Fatty Liver in Cats
Veterinarian Reviewed on September 30, 2011 by Dr. Janice Huntingford, DVM
Posted in Cats
There are a number of liver problems that plague cats but Fatty Liver or Hepatic Lipidosis is the most common. Cats with fatty liver are not necessarily obese cats but they can be. Fatty liver occurs when cats stop eating for whatever reason –whether it is because of infections, emotional stress, diet change or some other reason. Cats have a very specific requirement for protein and if they are not eating their bodies will break down muscle tissue. At the same time their bodies are starving so the fat stores are broken down and the liver tries to process the fat. However the fat overwhelms the liver and ends up being stored in the liver awaiting processing. Unfortunately all this fat “ clogs” up the liver and pinches off the bile ducts. This causes a further decrease in the cat’s appetite and causes the cat to become jaundiced. If the cat does not get some nutrition at this point, he or she will expire.
Treatment of the condition can be difficult. If there are any underlying diseases that are causing the cat to have stopped eating (infection, inflammation, etc.), these must be addressed to allow the cat to feel better. But the cornerstone of therapy is to get the cat to eat once again. Sometimes this means placing a feeding tube and feeding a liquid diet. Sometimes this means syringe feeding which is never fun with a cat.
Conventional veterinarians may treat these cats with feeding tubes and liquid diets. they may even add nutriceuticals like SAM-e , feeding tubes and appetite stimulants. Treatments may include intravenous fluids, antibiotics, laxatives, blood transfusions, corticosteroids, ursodeoxycholic acid, colchicines, vitamin and mineral supplements and force-feeding a diet high in calories. If the cause of the disease is cancer or a tumor, chemotherapy may be used.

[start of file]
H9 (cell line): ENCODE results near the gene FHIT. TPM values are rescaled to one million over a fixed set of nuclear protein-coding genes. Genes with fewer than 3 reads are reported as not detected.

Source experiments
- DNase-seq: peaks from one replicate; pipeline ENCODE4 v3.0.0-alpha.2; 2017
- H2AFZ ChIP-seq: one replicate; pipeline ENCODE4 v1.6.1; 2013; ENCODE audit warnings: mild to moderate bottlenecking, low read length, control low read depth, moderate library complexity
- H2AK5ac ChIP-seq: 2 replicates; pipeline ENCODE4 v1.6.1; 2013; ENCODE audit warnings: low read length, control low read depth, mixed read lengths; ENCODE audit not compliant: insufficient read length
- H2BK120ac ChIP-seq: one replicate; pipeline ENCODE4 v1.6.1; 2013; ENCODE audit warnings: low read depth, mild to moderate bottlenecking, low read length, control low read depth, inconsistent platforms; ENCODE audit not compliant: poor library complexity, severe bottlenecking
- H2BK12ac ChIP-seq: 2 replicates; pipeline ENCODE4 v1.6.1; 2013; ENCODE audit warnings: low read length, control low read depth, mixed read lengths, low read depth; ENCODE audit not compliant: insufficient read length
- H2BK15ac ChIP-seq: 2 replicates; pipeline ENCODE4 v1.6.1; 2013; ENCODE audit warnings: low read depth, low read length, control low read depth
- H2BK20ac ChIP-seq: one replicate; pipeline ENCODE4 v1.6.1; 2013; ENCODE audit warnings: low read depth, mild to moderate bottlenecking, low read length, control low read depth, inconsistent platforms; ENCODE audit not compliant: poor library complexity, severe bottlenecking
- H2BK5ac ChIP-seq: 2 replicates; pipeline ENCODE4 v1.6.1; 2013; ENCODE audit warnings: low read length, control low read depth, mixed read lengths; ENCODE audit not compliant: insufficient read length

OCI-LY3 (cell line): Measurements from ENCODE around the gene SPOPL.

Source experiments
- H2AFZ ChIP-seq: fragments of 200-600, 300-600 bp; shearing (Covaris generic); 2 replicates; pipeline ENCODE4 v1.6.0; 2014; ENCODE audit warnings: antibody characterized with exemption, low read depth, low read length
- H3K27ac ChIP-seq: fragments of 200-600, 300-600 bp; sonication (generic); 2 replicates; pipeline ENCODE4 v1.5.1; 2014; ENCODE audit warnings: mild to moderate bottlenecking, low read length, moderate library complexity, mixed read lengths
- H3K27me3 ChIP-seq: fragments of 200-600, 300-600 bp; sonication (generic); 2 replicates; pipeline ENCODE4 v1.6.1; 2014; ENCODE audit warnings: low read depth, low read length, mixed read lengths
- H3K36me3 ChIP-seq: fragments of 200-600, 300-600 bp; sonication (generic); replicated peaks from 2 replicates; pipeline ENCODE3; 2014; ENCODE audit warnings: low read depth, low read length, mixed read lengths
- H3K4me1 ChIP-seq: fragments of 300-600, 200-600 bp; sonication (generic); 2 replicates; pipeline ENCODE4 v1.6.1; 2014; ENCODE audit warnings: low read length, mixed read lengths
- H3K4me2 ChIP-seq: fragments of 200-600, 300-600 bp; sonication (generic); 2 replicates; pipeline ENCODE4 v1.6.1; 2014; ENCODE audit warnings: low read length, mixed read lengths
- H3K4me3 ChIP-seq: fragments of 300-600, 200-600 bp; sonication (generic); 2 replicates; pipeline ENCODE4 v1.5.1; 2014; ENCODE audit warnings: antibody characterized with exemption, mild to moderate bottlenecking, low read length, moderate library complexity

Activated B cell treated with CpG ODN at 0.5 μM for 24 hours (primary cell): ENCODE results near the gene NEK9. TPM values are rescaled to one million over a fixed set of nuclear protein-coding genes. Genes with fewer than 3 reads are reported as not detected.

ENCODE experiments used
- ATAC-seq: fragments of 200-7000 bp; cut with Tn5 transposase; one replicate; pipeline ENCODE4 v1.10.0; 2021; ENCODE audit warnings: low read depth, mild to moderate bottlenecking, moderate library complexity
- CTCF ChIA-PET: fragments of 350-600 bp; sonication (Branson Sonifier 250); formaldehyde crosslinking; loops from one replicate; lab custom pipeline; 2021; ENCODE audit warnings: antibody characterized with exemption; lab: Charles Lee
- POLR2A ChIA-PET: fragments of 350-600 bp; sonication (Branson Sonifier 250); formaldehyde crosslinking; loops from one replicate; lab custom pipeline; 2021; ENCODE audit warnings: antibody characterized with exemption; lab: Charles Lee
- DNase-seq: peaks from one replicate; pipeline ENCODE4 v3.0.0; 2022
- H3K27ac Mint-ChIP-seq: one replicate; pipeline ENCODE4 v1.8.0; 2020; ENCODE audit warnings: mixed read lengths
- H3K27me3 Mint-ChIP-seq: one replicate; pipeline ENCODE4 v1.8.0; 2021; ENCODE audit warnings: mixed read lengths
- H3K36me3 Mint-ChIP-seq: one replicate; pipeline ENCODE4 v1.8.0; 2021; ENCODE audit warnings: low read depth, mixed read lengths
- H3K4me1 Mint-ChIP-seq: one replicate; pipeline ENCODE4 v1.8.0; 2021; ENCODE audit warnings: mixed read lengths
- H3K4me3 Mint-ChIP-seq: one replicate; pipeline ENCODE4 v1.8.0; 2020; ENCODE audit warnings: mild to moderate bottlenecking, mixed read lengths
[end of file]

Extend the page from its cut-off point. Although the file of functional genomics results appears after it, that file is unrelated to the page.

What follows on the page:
From a holistic stand point diet, herbs, minerals, acupuncture and other natural medicines may form the basis of treatment. Milk thistle is one of the foundation treatments for Hepatic Lipidosis. The Chinese herb, Eight Gentleman is a great appetite stimulant. Acupuncture can be used to stimulate appetite and help to move the fat out of the liver. Chinese Food Therapy can also be helpful for these patients.
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Janice Huntingford, DVM, has been in veterinary practice for over 30 years and has founded two veterinary clinics since receiving her Doctor of Veterinary Medicine at the Ontario Veterinary College, University of Guelph. She has studied extensively in both conventional and holistic modalities. Ask Dr. Jan